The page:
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5 Things to Know About the Candidates Who Want to Replace John Boehner as House Speaker

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Majority Whip Kevin McCarthy (R-CA), makes a statement to reporters during the House Republican Leadership press conference on the budget in HVC Studio A in the U.S. Capitol on July 19, 2011. In the background L to R: Mick Mulvaney, R-SC., Congressman Jason Chaffetz (R-UT), Majority Leader Eric Cantor (R-VA), Conference Vice Chair Cathy McMorris Rodgers (R-WA). (Photo By Douglas Graham/Roll Call)

House Republicans will vote by secret ballot Thursday for their candidate to replace outgoing House Speaker John Boehner. Three Republicans are in the mix, including Boehner's No. 2, House Majority Leader Kevin McCarthy. The full House will vote to elect the next speaker on Oct. 29.

Here's a look at who's vying for the top job

McCarthy (R-Calif.) is known for being a fast riser at the federal and state level. Some prominent conservatives are concerned that McCarthy would be a continuation of frustrations conservatives have had with Boehner.

The early conservative alternative was Rep. Daniel Webster (R-Fla.), who opposed Boehner for speaker and actually served as Florida House speaker. The third entry was Rep. Jason Chaffetz (R-Utah), who hopes to gain conservative support as well as some establishment backing should McCarthy not win on the first vote.

FILE - This July 31, 2014 file photo shows House Majority Leader Kevin McCarthy of Calif. on Capitol Hill in Washington. Raul Garcia has a question for Kevin McCarthy, the House’s No. 2 Republican: “While we are waiting for you on immigration reform, who should be harvesting America’s food?” It’s a provocative query and the foundation of Garcia’s long-shot challenge to McCarthy, a three-term incumbent who rose to power after another GOP leader thought unsinkable, Virginia’s Eric Cantor, fell to an unknown candidate in a primary. (AP Photo/J. Scott Applewhite, File) AP Photo/J. Scott Applewhite, File House Majority Leader Kevin McCarthy (R-Calif.) (AP/J. Scott Applewhite)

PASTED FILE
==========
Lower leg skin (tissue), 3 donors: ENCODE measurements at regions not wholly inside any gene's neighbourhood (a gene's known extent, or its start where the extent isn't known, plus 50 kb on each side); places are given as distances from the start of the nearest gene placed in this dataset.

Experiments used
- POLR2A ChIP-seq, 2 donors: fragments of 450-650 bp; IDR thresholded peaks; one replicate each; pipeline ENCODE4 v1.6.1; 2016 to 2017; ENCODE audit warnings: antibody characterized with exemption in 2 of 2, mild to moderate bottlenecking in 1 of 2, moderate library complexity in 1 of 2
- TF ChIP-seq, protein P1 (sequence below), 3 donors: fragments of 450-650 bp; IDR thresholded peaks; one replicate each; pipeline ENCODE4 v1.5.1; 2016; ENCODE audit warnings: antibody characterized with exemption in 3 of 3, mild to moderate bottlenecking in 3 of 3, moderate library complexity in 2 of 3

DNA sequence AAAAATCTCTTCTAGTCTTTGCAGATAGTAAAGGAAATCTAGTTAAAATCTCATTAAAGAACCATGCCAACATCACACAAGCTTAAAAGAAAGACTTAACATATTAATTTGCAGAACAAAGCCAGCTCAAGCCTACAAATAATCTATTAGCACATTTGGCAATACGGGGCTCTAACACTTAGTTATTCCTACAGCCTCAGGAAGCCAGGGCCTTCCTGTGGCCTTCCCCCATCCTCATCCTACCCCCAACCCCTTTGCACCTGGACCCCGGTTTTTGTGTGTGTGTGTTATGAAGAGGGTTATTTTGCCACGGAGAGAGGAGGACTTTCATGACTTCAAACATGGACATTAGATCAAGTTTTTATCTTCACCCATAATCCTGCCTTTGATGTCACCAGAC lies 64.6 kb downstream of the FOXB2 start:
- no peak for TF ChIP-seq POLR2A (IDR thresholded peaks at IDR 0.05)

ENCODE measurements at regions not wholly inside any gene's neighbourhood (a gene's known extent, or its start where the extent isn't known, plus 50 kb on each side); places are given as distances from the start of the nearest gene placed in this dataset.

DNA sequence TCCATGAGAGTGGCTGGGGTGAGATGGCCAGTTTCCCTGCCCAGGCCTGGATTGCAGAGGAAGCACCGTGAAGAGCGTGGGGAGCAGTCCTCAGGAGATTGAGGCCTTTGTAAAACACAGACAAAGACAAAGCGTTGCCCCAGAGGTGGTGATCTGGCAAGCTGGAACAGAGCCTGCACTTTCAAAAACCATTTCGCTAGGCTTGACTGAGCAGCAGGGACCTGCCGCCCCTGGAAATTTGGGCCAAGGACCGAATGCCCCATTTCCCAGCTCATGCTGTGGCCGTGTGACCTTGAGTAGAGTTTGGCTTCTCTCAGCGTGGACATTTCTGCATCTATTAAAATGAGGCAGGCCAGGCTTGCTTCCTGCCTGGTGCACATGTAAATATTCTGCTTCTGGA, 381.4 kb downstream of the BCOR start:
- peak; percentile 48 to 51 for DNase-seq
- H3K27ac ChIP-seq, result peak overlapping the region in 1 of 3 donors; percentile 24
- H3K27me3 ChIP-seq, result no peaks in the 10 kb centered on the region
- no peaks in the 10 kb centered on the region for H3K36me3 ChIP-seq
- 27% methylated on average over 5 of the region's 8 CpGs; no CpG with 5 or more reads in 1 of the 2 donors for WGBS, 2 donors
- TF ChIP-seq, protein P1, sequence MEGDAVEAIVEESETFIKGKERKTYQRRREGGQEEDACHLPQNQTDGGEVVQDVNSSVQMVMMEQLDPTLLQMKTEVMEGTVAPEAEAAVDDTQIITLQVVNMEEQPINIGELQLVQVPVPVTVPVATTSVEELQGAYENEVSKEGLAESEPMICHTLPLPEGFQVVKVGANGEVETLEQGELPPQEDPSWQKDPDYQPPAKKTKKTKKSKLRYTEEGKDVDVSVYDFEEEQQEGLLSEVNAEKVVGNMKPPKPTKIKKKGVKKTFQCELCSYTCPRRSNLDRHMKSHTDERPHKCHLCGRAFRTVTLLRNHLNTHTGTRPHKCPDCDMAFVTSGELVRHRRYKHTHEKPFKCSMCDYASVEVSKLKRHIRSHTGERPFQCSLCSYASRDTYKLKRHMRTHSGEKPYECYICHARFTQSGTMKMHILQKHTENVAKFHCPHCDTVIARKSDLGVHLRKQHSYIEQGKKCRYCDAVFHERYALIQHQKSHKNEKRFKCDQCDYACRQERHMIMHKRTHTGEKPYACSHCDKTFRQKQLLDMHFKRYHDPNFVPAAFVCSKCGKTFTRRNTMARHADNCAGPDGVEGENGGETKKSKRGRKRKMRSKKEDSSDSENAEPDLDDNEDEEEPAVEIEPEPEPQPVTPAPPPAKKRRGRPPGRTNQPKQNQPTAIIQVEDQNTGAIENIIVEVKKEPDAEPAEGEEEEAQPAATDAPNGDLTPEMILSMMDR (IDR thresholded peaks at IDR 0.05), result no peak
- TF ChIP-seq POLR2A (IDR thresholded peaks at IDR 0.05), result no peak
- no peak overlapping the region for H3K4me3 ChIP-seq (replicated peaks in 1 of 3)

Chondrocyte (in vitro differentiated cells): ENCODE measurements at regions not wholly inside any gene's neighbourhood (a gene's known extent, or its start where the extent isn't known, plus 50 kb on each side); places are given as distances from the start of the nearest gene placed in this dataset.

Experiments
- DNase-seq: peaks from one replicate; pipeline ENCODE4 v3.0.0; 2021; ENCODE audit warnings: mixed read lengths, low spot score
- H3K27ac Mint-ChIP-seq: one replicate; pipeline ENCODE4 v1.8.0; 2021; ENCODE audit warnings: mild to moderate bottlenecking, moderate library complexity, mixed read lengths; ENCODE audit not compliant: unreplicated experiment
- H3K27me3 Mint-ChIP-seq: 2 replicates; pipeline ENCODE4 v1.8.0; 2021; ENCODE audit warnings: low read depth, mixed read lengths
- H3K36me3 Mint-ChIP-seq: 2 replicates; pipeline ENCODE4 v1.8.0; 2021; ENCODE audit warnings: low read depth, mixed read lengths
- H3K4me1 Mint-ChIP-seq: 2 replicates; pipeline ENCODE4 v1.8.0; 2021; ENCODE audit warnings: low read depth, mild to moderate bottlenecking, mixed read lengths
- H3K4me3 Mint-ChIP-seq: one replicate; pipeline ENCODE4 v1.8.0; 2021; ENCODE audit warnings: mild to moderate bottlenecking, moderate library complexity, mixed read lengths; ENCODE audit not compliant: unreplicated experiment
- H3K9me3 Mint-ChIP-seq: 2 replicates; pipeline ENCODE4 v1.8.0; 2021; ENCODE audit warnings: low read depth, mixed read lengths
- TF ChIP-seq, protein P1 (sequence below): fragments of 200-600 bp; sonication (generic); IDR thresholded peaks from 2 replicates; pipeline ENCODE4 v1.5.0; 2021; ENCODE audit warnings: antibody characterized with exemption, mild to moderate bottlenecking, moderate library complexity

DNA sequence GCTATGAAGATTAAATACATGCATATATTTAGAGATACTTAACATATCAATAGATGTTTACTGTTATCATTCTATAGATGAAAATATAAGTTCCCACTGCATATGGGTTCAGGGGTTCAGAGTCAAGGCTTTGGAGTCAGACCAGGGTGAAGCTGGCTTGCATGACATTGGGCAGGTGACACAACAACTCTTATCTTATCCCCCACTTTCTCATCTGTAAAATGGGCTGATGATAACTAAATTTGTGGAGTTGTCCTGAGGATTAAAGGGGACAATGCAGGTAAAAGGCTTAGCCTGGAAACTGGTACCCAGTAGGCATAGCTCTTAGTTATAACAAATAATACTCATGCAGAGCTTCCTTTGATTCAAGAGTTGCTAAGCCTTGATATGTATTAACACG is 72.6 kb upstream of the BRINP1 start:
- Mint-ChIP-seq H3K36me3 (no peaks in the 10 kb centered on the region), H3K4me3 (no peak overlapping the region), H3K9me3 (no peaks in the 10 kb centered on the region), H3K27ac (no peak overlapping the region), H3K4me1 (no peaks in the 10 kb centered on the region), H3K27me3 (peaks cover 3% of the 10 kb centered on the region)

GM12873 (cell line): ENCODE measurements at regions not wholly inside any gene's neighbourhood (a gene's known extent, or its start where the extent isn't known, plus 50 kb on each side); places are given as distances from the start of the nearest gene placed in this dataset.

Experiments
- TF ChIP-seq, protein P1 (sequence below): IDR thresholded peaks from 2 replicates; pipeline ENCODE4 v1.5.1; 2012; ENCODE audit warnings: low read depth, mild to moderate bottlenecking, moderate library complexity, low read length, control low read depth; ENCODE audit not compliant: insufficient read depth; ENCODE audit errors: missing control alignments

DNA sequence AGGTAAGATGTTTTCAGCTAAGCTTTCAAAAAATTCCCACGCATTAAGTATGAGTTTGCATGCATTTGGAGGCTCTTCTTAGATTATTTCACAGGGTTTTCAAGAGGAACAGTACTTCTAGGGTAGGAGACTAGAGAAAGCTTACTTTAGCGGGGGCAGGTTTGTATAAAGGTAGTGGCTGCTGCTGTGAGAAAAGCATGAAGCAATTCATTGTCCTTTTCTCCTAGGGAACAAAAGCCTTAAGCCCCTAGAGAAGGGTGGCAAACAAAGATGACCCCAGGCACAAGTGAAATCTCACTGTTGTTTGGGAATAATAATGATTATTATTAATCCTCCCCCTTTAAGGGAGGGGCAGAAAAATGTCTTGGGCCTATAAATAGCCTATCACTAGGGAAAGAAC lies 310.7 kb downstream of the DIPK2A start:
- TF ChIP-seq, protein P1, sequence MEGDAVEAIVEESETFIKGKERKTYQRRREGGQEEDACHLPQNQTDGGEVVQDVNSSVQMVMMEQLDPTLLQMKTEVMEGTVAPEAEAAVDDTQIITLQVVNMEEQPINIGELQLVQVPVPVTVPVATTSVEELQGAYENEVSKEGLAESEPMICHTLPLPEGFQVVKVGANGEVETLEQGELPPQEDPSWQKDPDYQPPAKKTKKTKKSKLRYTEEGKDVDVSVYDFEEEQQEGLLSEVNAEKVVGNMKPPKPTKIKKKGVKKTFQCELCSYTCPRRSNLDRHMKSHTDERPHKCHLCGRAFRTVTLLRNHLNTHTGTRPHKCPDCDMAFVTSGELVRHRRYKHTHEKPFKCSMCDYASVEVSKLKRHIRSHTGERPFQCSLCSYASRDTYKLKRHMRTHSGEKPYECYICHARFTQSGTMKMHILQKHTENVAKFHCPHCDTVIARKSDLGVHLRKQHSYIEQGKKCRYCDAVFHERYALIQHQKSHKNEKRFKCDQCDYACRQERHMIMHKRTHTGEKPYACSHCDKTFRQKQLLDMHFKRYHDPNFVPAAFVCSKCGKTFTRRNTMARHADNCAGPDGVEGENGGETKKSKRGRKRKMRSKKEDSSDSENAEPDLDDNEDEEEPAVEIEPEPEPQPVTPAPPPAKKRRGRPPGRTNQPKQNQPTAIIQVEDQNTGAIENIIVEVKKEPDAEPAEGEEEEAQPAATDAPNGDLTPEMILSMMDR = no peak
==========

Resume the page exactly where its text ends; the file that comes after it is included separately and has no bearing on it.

1. Election to Congress

McCarthy and Chaffetz were both elected to Congress in bad Republican years.

McCarthy was elected in 2006, when Democrats won control of the House and Senate in the waning years of the George W. Bush administration.

Chaffetz was elected in 2008 during the election of President Barack Obama that saw the Democratic majorities in Congress grow.

By contrast, Webster was elected to his seat in the 2010 Republican wave.

2. State Politics

All three contenders worked in high-ranking roles in state politics before getting elected to Congress.

Webster had the most exalted state role as both speaker of the Florida state House and the state Senate majority leader. He began his legislative career in a strong Republican year — 1980, when Ronald Reagan was elected president — and served as speaker of the Florida House of Representatives from 1996 to 1998. After reaching the top spot in the House, he ran for the state Senate in 1998 and became the Senate majority leader before his exit in 2008.

After working for the Capitol Hill staff of Rep. Bill Thomas (R-Calif.), McCarthy was elected to the California State Assembly in 2002. He had a quick rise to the top, getting elected minority leader just two years later in 2004.